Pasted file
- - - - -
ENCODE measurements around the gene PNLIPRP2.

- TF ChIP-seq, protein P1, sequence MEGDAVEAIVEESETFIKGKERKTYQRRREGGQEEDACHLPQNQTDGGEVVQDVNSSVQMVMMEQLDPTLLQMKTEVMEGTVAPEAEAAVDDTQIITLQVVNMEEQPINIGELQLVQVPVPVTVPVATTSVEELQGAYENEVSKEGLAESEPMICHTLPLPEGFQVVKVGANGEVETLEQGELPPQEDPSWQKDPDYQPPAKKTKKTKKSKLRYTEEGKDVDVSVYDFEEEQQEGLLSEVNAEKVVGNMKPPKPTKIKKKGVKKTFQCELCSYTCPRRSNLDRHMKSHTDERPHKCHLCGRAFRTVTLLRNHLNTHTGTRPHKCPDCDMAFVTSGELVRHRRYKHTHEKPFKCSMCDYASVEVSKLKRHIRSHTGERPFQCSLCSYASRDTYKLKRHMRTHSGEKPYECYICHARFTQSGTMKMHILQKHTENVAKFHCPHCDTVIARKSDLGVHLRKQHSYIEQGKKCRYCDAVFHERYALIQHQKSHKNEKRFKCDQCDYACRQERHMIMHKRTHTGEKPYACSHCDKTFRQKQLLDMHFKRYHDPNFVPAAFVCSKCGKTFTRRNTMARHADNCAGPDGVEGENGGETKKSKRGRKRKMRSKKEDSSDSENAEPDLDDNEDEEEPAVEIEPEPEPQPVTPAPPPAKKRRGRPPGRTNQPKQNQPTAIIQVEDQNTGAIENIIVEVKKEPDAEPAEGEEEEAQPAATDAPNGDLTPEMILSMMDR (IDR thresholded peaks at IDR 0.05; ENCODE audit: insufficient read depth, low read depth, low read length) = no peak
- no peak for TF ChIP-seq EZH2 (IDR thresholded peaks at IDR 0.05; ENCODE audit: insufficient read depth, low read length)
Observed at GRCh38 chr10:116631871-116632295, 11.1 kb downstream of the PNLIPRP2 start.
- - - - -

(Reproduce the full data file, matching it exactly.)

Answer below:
ENCODE measurements around the gene PNLIPRP2.

- TF ChIP-seq, protein P1, sequence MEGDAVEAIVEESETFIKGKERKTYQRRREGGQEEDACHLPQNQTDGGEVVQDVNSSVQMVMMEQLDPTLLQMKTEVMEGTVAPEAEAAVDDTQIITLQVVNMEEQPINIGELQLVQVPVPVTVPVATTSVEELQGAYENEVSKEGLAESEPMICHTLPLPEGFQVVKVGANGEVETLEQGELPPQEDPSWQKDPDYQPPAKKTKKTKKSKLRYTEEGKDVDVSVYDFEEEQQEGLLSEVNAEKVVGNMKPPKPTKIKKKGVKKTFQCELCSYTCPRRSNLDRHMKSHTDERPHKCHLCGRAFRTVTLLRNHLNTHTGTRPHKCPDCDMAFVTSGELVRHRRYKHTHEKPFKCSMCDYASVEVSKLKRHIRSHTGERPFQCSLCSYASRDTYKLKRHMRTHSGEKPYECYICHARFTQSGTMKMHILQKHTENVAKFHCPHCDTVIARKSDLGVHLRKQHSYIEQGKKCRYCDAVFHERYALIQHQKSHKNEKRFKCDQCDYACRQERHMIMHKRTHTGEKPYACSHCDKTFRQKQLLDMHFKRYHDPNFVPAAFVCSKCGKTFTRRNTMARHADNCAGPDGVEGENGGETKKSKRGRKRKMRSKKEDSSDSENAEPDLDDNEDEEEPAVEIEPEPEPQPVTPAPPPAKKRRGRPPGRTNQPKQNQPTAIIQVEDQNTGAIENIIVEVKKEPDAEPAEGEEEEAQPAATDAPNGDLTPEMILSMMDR (IDR thresholded peaks at IDR 0.05; ENCODE audit: insufficient read depth, low read depth, low read length) = no peak
- no peak for TF ChIP-seq EZH2 (IDR thresholded peaks at IDR 0.05; ENCODE audit: insufficient read depth, low read length)
Observed at GRCh38 chr10:116631871-116632295, 11.1 kb downstream of the PNLIPRP2 start.